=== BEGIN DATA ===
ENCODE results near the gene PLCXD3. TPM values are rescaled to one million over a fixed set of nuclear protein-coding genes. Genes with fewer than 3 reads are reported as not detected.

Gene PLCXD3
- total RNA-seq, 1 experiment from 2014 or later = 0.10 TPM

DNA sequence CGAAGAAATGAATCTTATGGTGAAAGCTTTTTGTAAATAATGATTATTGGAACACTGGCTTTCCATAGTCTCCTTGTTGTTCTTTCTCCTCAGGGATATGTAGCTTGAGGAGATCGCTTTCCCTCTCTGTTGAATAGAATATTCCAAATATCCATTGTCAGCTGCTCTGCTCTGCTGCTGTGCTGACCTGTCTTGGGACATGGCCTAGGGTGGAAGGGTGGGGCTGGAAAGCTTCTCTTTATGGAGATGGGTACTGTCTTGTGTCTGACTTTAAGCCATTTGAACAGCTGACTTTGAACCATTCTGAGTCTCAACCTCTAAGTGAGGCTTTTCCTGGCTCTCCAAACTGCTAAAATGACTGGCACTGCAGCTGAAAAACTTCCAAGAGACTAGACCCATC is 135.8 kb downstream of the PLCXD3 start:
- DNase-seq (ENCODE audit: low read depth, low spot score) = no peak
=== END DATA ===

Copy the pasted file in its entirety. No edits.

ENCODE results near the gene PLCXD3. TPM values are rescaled to one million over a fixed set of nuclear protein-coding genes. Genes with fewer than 3 reads are reported as not detected.

Gene PLCXD3
- total RNA-seq, 1 experiment from 2014 or later = 0.10 TPM

DNA sequence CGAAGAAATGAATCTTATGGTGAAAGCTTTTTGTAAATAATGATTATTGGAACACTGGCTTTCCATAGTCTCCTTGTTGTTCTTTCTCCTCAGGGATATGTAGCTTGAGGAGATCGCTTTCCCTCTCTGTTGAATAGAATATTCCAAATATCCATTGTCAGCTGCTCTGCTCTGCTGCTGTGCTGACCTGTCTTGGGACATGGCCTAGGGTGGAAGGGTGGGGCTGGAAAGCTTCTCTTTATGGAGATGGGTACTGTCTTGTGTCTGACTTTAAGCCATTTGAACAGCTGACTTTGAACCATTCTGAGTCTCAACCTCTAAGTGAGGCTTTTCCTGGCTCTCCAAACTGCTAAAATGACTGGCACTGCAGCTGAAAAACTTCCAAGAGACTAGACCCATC is 135.8 kb downstream of the PLCXD3 start:
- DNase-seq (ENCODE audit: low read depth, low spot score) = no peak